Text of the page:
UPDATE 2-As rial plunges, US Congress looks at expanding Iran sanctions

* Sanctions mulled for more Iran central bank transactions

* Aimed at pressuring Iran to abandon nuclear program

* Looking at ways to freeze reserves held outside Iran

* Senator Menendez will seek action after Nov. 6 election

(Recasts with comments from Menendez)

By Roberta Rampton

WASHINGTON, Oct 5 (Reuters) - U.S. lawmakers are consideringexpanding American economic sanctions on Iran - measures thatalready have helped push that country's currency into free fallbut have not yet convinced Tehran to abandon its nuclearprogram.

Democratic Senator Robert Menendez, a member of the SenateBanking and Foreign Relations Committees, said he plans to pushfor new penalties on foreign banks that handle any significanttransactions with the central bank of Iran. Only oil-relatedtransactions are now covered by sanctions.

A senior House of Representatives Democrat, Howard Berman,is working on additional possible sanctions on Iran.

Menendez said he is also looking at ways to freeze anestimated 30 percent of Iran's foreign currency reserves held inbanks outside the country.

"It seems to me we have to completely exhaust all the toolsin our sanctions arsenal, and do so quickly, before Iran finds away to navigate out of its current crisis," Menendez said in aninterview.

Iran's economy has been badly hit by U.S. and Europeansanctions imposed to try to pressure the Iranian leadership tostop pursuing nuclear weapons. The Iranian rial currency haslost a third of its value against the dollar in the past 10 daysand as much as 80 percent since the beginning of the year.

Iran says its nuclear program is for peaceful purposes.

The U.S. Congress is out of session until after the Nov. 6presidential election, meaning any action on fresh sanctionswill have to wait until then.

Menendez said he hopes the additional sanctions will becomepart of an annual defense policy bill that the Senate and Housemust finalize after the election.

An aide to Berman said the congressman - the top Democrat onthe House Committee on Foreign Affairs - is working on measuressimilar to the Menendez proposal. The Senate is controlled byDemocrats and the House by Republicans.

In Britain on Friday, U.S. Treasury Department officialDavid Cohen said Iran has the ability to "relieve the pressureits people are feeling" by resolving concerns over its nuclearwork. He blamed the rial's plunge on Iran's own economicmismanagement as well as sanctions.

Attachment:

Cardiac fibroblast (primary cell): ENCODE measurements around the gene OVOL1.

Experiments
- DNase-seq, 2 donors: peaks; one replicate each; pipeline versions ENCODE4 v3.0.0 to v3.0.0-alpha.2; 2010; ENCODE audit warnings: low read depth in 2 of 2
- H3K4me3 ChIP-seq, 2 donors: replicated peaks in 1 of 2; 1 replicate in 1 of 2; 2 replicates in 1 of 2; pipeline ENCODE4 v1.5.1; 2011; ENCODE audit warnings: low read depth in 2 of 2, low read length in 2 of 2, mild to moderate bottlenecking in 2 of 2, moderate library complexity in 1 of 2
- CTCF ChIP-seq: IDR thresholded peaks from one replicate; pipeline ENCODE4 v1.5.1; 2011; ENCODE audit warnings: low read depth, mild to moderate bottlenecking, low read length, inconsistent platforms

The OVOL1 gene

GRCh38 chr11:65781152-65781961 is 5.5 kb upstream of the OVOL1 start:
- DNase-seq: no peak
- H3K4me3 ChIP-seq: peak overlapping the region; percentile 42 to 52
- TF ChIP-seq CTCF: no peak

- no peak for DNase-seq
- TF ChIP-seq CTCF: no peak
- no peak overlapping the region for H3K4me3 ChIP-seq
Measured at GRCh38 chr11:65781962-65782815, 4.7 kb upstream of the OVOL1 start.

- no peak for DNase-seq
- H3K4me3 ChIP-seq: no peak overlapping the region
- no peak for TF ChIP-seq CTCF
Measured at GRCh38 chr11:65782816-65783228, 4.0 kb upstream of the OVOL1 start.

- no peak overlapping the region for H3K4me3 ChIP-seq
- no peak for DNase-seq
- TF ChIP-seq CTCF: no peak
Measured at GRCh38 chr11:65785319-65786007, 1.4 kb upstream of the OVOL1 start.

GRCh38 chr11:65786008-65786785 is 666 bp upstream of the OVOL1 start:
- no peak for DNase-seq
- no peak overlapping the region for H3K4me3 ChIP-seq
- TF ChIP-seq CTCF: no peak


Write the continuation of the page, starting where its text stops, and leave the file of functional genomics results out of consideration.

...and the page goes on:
The White House had no immediate comment on possible newsanctions.


The rial's plunge and signs of civil unrest in Tehran havegiven Western policymakers hope that economic sanctions may bebiting deeper.

Time is running short to do more, Menendez said. "Sanctionsare working, but we aren't sure they will work quickly enough toforce Iran to put its nuclear program on the table," he said.

The stakes are high. Israeli Prime Minister BenjaminNetanyahu last week suggested Israel might use military forceagainst Iran if its uranium enrichment program passes what hetermed a "red line."

The European Union is discussing its own possible broadtrade embargo against Iran that would include sweeping measuresagainst the central bank and energy industry.

Striking a more cautious tone, U.N. chief Ban Ki-moon saidon Friday international sanctions are hurting Iran's people andmay harm humanitarian operations in the country.

Western powers must make sure diplomacy is a central part ofthe process for resolving the nuclear issues rather than simplyturning up the sanctions pressure, said George Lopez, aprofessor of peace studies at Notre Dame University in Indiana.

"There's no guarantee that a government that's findingitself in collapse wants to negotiate a nuclear treaty, thosecan be the worst conditions," Lopez said.

Menendez said in the interview on Friday that lawmakers haveheld only "some preliminary conversations" with the Obamaadministration on the proposals.

"I would think that the administration would welcome theseas a way in which we get to our common goal, which is to ensurethat Iran doesn't acquire nuclear weapons," he said.

Some lawmakers want the extended sanctions to cover alltransactions except for those involving food and medicine, saida senior congressional aide, speaking on condition of anonymity.

"You really move to a total embargo scenario," the aidesaid. "The Iranian economy would collapse pretty quickly."

The United States has long barred U.S. firms from doingbusiness with Iran, and last December adopted measures to forceinternational buyers of Iranian oil to cut their purchases.

The United States has given major buyers of Iranian oilsix-month waivers of the rules as long as they are making"significant" cuts. As those waivers come up for renewal, theU.S. government needs to ensure it asks for even bigger cuts inIranian oil purchases, Menendez said.

"We must make it clear - this is a big must - that absentsome extraordinary circumstance, that we will not grant waiversto any nation that doesn't make our reduction benchmarks," hesaid.

(Additional reporting by Timothy Gardner; Editing by KareyWutkowski and Will Dunham)


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